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On March 16, 2020, Kat Dyke, a waitress at the Earle Restaurant in Ann Arbor, was told she would not be allowed to return to work for the time being — not because of her or anyone else’s wrongdoing, but because of the COVID-19 pandemic.

Dyke said she was thrown into a swirl of confusion when she received her boss’s text saying the Earle would be shut down for the near future. Her boss was required to close the restaurant due to a COVID-19 emergency order issued by Gov. Gretchen Whitmer, which shut down restaurants and entertainment venues across Michigan temporarily. She said she worried about the future of her and her friends’ jobs in the service industry. 

“I was really nervous,” Dyke said. “Just in general. My boss texted everybody and was like, ‘Hey, you know, we’re done, we’ll let you know when we need you.’ It was scary.”

Though Dyke said she was able to return to work after about three days to assist with takeout deliveries, which were still allowed under Whitmer’s order, the lack of work for some service workers lasted for weeks to months. In fact, in April 2020, the leisure and hospitality industry unemployment rate skyrocketed to 39.3%, but has reduced to 6.2% as of March 2021.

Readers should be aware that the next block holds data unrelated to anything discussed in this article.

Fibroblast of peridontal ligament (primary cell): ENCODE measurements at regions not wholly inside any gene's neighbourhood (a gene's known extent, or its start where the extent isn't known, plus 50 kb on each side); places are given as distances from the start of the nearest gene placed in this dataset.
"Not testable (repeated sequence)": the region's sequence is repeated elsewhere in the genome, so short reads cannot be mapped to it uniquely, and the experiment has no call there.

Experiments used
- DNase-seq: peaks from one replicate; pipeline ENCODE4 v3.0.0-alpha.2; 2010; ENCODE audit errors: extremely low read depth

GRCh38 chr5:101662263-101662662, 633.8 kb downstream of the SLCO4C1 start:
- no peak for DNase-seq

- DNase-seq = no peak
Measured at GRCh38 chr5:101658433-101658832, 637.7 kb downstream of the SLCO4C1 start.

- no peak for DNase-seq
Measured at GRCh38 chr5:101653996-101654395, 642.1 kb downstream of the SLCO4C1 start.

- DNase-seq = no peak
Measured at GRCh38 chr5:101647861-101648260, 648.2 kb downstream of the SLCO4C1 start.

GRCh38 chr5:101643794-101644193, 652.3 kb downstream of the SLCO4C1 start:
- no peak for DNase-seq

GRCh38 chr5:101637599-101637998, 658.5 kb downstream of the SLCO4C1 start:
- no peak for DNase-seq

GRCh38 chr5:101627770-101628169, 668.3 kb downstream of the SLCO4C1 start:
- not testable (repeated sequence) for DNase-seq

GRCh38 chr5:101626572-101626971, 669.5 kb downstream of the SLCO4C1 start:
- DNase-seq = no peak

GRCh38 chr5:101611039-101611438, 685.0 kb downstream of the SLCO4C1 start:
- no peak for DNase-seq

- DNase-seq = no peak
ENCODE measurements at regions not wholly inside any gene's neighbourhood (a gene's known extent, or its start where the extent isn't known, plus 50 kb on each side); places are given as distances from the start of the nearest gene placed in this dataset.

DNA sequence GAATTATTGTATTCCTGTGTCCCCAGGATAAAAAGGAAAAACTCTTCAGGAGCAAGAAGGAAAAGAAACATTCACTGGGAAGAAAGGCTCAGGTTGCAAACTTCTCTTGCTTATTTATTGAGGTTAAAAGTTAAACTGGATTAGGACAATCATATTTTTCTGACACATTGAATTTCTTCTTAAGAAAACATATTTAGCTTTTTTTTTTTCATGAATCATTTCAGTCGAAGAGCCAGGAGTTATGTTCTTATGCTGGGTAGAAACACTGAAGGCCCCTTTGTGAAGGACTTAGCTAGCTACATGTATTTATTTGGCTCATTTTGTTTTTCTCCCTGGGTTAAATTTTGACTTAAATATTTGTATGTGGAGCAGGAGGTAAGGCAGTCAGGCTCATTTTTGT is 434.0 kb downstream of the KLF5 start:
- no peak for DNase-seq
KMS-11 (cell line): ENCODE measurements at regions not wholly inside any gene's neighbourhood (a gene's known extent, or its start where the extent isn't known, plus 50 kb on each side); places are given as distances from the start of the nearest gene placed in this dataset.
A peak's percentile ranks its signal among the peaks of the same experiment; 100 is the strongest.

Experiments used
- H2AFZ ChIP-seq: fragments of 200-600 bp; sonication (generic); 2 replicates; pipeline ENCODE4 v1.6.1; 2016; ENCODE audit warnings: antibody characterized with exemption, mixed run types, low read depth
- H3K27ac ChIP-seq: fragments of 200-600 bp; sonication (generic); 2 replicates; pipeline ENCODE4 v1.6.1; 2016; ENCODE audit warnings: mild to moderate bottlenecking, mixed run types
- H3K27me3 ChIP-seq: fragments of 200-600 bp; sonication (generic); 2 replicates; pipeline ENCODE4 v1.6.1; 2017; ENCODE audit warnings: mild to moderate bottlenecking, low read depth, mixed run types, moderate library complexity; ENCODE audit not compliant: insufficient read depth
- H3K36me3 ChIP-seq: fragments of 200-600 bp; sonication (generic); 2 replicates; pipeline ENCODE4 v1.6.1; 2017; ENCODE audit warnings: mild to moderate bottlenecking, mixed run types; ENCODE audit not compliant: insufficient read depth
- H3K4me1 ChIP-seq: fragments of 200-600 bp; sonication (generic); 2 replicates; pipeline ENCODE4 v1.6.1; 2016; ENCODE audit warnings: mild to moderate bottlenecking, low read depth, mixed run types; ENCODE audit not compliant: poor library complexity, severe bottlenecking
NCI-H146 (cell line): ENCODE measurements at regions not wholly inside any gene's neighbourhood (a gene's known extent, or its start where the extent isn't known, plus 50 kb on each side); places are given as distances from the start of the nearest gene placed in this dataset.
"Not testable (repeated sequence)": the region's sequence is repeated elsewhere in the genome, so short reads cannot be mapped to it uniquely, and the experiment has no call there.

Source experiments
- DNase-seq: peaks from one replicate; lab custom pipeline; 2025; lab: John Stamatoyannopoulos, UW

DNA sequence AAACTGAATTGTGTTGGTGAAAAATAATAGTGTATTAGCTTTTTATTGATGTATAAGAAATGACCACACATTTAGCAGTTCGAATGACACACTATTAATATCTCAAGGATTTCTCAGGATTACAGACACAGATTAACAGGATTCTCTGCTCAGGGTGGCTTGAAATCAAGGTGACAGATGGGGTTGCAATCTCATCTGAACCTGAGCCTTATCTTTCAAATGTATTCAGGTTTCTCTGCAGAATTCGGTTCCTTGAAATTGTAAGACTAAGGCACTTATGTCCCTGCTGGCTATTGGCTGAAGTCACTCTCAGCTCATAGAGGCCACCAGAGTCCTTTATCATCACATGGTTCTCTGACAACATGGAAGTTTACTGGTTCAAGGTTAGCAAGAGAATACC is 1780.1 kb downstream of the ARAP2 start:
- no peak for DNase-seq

Dyke said her colleagues and friends within the service industry who’ve faced layoffs have struggled to keep up with the economic strain resulting from the pandemic. 

“I talked to a couple of different people that I worked with and they’re like, ‘I either have to buy food or pay my bills,’” Dyke said. “(For the) people close to me, it was really rough.”